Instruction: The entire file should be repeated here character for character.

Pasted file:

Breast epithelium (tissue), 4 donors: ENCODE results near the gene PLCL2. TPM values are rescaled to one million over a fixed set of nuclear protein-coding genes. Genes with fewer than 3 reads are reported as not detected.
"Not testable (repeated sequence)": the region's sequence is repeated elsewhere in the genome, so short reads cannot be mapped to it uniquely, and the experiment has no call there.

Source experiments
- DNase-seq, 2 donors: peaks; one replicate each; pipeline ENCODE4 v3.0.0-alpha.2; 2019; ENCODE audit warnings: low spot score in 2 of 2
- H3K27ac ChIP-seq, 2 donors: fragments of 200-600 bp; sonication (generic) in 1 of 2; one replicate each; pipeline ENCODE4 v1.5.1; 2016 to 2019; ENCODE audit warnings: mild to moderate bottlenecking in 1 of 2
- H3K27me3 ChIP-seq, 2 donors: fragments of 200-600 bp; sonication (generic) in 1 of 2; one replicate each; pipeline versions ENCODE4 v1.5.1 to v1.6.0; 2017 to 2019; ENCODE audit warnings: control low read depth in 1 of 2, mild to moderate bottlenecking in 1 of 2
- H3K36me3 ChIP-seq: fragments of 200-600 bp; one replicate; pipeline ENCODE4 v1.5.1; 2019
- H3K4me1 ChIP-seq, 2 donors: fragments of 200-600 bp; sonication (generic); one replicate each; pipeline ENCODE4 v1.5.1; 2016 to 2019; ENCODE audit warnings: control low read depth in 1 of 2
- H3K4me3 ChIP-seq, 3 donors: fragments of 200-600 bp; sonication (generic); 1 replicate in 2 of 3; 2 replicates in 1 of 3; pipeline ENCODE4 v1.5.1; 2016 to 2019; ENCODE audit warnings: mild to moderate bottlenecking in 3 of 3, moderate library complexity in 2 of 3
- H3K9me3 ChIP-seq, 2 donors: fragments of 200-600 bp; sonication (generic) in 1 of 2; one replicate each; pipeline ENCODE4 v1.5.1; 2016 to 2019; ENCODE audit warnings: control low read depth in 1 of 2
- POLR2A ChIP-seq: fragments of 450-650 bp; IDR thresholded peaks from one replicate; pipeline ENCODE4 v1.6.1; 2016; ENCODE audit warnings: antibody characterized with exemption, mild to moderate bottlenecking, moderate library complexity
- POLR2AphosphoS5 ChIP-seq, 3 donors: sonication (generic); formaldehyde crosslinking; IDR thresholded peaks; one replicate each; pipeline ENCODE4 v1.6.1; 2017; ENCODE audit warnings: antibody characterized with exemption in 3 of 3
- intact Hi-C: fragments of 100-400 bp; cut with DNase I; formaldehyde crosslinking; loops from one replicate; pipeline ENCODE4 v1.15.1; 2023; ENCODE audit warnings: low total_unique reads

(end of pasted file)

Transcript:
Breast epithelium (tissue), 4 donors: ENCODE results near the gene PLCL2. TPM values are rescaled to one million over a fixed set of nuclear protein-coding genes. Genes with fewer than 3 reads are reported as not detected.
"Not testable (repeated sequence)": the region's sequence is repeated elsewhere in the genome, so short reads cannot be mapped to it uniquely, and the experiment has no call there.

Source experiments
- DNase-seq, 2 donors: peaks; one replicate each; pipeline ENCODE4 v3.0.0-alpha.2; 2019; ENCODE audit warnings: low spot score in 2 of 2
- H3K27ac ChIP-seq, 2 donors: fragments of 200-600 bp; sonication (generic) in 1 of 2; one replicate each; pipeline ENCODE4 v1.5.1; 2016 to 2019; ENCODE audit warnings: mild to moderate bottlenecking in 1 of 2
- H3K27me3 ChIP-seq, 2 donors: fragments of 200-600 bp; sonication (generic) in 1 of 2; one replicate each; pipeline versions ENCODE4 v1.5.1 to v1.6.0; 2017 to 2019; ENCODE audit warnings: control low read depth in 1 of 2, mild to moderate bottlenecking in 1 of 2
- H3K36me3 ChIP-seq: fragments of 200-600 bp; one replicate; pipeline ENCODE4 v1.5.1; 2019
- H3K4me1 ChIP-seq, 2 donors: fragments of 200-600 bp; sonication (generic); one replicate each; pipeline ENCODE4 v1.5.1; 2016 to 2019; ENCODE audit warnings: control low read depth in 1 of 2
- H3K4me3 ChIP-seq, 3 donors: fragments of 200-600 bp; sonication (generic); 1 replicate in 2 of 3; 2 replicates in 1 of 3; pipeline ENCODE4 v1.5.1; 2016 to 2019; ENCODE audit warnings: mild to moderate bottlenecking in 3 of 3, moderate library complexity in 2 of 3
- H3K9me3 ChIP-seq, 2 donors: fragments of 200-600 bp; sonication (generic) in 1 of 2; one replicate each; pipeline ENCODE4 v1.5.1; 2016 to 2019; ENCODE audit warnings: control low read depth in 1 of 2
- POLR2A ChIP-seq: fragments of 450-650 bp; IDR thresholded peaks from one replicate; pipeline ENCODE4 v1.6.1; 2016; ENCODE audit warnings: antibody characterized with exemption, mild to moderate bottlenecking, moderate library complexity
- POLR2AphosphoS5 ChIP-seq, 3 donors: sonication (generic); formaldehyde crosslinking; IDR thresholded peaks; one replicate each; pipeline ENCODE4 v1.6.1; 2017; ENCODE audit warnings: antibody characterized with exemption in 3 of 3
- intact Hi-C: fragments of 100-400 bp; cut with DNase I; formaldehyde crosslinking; loops from one replicate; pipeline ENCODE4 v1.15.1; 2023; ENCODE audit warnings: low total_unique reads